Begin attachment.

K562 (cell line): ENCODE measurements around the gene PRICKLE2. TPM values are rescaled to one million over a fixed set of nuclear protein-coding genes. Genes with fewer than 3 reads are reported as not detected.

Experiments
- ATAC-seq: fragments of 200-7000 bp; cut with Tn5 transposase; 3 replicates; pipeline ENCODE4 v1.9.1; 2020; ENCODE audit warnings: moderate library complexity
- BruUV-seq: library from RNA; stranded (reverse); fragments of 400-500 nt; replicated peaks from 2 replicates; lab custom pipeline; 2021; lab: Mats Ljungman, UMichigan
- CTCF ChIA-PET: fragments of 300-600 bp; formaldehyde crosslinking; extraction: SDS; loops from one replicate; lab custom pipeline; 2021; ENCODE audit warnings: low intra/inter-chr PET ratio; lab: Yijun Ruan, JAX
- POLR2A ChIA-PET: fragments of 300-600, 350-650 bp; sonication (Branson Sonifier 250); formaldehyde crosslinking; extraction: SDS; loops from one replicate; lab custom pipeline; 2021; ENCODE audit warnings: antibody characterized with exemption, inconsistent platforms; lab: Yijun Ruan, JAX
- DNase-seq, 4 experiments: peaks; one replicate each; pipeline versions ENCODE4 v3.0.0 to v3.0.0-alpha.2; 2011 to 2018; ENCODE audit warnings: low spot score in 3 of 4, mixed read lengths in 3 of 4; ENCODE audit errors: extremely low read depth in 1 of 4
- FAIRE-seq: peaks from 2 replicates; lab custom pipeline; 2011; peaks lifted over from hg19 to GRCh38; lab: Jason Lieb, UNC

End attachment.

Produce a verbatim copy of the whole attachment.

K562 (cell line): ENCODE measurements around the gene PRICKLE2. TPM values are rescaled to one million over a fixed set of nuclear protein-coding genes. Genes with fewer than 3 reads are reported as not detected.

Experiments
- ATAC-seq: fragments of 200-7000 bp; cut with Tn5 transposase; 3 replicates; pipeline ENCODE4 v1.9.1; 2020; ENCODE audit warnings: moderate library complexity
- BruUV-seq: library from RNA; stranded (reverse); fragments of 400-500 nt; replicated peaks from 2 replicates; lab custom pipeline; 2021; lab: Mats Ljungman, UMichigan
- CTCF ChIA-PET: fragments of 300-600 bp; formaldehyde crosslinking; extraction: SDS; loops from one replicate; lab custom pipeline; 2021; ENCODE audit warnings: low intra/inter-chr PET ratio; lab: Yijun Ruan, JAX
- POLR2A ChIA-PET: fragments of 300-600, 350-650 bp; sonication (Branson Sonifier 250); formaldehyde crosslinking; extraction: SDS; loops from one replicate; lab custom pipeline; 2021; ENCODE audit warnings: antibody characterized with exemption, inconsistent platforms; lab: Yijun Ruan, JAX
- DNase-seq, 4 experiments: peaks; one replicate each; pipeline versions ENCODE4 v3.0.0 to v3.0.0-alpha.2; 2011 to 2018; ENCODE audit warnings: low spot score in 3 of 4, mixed read lengths in 3 of 4; ENCODE audit errors: extremely low read depth in 1 of 4
- FAIRE-seq: peaks from 2 replicates; lab custom pipeline; 2011; peaks lifted over from hg19 to GRCh38; lab: Jason Lieb, UNC